Confidential Synod docs posted to unsecured server

unsecured server

In a stunning revelation, it has been discovered that private deliberations at the Synod on Synodality have been accessible through an unsecured server.

According to The Pillar news outlet, the records contain vital information. This includes rosters of synodal participants and their working group assignments.

Reports filed by these working groups at the conclusion of the first segment of the synod’s discussion were also available.

Anyone with the correct web address could access the records openly without requiring a password.

The security failure has sent shockwaves through the Vatican and calls into question the level of confidentiality within the Synod.

Vatican spokesman Matteo Bruni has started an investigation into the matter.

Vatican embarrassed

The Pillar, in compliance with Pope Francis’ request for restraint in press coverage of the synodal process, has refrained from publishing the names of members of individual working groups.

However, the revelation has left the Vatican embarrassed. It also exposed an extraordinary breach of the supposed wall of secrecy surrounding the Synod’s proceedings.

One of the major concerns arising from this breach is the question of who else might have been spying on these confidential deliberations.

Additionally, the availability of the Synod’s working group assignments raises doubts about the organisers’ decision not to share this information with the media.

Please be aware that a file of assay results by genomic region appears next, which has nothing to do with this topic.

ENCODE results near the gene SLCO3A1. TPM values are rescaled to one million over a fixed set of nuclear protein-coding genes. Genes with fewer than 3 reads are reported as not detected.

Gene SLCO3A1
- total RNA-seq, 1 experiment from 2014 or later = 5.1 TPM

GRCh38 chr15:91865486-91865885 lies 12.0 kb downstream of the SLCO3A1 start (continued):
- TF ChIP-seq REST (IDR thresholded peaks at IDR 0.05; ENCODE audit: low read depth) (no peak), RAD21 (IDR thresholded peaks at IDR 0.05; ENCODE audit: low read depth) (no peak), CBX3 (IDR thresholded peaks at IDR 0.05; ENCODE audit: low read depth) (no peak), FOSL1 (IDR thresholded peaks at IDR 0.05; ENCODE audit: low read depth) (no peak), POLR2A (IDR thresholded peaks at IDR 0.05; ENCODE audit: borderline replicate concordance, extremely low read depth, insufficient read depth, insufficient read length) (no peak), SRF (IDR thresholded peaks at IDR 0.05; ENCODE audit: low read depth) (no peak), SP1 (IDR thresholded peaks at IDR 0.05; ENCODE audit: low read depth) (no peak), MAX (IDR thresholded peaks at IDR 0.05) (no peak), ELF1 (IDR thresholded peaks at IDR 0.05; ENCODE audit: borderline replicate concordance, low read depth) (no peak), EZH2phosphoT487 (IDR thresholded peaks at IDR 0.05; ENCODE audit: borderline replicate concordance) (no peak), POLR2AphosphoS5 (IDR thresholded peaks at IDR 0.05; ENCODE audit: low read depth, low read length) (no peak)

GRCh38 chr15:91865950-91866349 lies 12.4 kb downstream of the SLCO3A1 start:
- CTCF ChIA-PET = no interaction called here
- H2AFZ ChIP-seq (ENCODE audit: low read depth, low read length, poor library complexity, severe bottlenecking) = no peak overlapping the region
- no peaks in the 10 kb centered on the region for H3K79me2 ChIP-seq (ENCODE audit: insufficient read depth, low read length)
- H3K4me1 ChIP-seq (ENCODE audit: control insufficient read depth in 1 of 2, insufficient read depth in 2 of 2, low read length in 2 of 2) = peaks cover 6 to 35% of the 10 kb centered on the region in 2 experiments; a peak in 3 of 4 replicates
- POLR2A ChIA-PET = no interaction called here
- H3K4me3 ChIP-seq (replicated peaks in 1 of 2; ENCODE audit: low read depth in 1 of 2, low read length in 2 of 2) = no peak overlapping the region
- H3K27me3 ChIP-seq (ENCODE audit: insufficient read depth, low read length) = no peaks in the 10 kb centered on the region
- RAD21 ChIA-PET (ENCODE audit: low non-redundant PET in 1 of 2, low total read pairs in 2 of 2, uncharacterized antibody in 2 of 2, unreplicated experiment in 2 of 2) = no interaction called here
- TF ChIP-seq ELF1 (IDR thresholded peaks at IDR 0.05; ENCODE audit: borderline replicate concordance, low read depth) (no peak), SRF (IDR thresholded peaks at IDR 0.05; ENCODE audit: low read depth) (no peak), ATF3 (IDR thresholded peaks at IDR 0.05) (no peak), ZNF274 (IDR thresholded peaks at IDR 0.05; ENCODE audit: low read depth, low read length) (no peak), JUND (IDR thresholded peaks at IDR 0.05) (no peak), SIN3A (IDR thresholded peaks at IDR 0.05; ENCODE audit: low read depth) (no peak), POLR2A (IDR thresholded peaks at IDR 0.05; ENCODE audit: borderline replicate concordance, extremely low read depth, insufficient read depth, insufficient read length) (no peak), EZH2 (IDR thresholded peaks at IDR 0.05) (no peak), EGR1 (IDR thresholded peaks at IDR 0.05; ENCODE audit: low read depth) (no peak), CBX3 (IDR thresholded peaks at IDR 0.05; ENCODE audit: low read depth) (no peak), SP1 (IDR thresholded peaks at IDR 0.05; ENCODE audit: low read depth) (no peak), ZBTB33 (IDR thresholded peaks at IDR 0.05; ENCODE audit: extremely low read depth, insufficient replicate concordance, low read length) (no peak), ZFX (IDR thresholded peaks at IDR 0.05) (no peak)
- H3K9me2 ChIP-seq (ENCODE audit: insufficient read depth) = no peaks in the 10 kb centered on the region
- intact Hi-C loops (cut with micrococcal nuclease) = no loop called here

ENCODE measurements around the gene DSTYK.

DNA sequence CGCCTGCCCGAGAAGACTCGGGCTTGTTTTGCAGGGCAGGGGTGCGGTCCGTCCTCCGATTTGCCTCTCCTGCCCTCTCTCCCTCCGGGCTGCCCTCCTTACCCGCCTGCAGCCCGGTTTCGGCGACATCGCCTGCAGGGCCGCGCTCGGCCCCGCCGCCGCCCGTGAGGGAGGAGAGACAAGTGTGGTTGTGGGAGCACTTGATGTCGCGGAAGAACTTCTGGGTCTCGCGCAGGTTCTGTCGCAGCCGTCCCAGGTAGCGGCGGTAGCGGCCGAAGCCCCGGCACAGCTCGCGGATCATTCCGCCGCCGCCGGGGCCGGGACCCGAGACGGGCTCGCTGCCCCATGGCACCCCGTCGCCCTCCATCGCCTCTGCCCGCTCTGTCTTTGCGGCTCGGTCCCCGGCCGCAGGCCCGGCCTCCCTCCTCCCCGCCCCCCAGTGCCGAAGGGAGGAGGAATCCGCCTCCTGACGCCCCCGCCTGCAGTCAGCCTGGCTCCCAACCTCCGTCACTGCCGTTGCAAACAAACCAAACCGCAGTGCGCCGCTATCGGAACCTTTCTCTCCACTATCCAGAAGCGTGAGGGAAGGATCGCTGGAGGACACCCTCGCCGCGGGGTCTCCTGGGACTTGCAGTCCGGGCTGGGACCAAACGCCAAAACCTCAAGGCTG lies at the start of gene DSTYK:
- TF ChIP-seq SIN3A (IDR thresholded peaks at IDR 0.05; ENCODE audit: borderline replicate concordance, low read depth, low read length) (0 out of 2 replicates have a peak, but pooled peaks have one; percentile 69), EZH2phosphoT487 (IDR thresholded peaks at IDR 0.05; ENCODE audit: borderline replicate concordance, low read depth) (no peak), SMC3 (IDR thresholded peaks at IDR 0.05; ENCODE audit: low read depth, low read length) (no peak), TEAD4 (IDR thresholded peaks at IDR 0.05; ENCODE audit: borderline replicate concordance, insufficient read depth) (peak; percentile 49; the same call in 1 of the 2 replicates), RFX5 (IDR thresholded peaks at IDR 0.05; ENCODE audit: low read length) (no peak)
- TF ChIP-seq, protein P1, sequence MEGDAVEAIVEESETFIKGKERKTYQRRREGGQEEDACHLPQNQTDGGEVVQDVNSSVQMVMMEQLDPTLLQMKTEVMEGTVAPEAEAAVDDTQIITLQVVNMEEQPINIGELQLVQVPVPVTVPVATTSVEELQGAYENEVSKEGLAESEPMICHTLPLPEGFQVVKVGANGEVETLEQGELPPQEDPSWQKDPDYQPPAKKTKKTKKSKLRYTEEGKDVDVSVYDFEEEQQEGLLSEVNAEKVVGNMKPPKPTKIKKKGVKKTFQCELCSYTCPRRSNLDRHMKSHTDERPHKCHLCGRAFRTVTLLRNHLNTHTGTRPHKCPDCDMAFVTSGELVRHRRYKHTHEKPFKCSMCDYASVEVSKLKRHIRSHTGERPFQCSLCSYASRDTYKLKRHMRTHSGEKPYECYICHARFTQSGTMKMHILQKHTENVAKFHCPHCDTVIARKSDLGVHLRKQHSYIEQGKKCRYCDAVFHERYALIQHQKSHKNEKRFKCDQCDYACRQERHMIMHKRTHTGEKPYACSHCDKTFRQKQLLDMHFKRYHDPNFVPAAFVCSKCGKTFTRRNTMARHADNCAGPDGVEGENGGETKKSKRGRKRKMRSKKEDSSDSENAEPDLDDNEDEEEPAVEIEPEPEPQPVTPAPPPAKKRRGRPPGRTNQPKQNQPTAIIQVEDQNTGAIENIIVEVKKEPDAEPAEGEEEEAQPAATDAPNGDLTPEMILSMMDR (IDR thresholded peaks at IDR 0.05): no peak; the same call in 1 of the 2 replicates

One journalist reported that Paolo Ruffini, president of the synod’s information commission, said this week he did not have access to the names. He added he would be unwilling to obtain and share them with the media.

Inclusivity questioned

That such information appears to be withheld even from senior synodal participants but freely available on an unsecured server raises significant questions about the synodal secretariat’s approach to internal information sharing and security.

Moreover, the reports reveal discrepancies with Synod leaders’ claims that the assembly would focus on inclusivity rather than Church teaching.

Some working groups emphasised doctrinal fidelity, while at least one report proposed reconsidering doctrine on sexual morality.

The breach highlights a significant communication blunder. It undermines Pope Francis’ emphasis on maintaining the confidentiality of Synod proceedings.

This secrecy is crucial to enabling Synod members to “express themselves freely.”

Vatican representatives are yet to confirm the security status of the server. They have also refrained from outlining the action they intend to take in response to The Pillar’s report.


Catholic News Agency

The Pillar

CathNews New Zealand

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News category: World.

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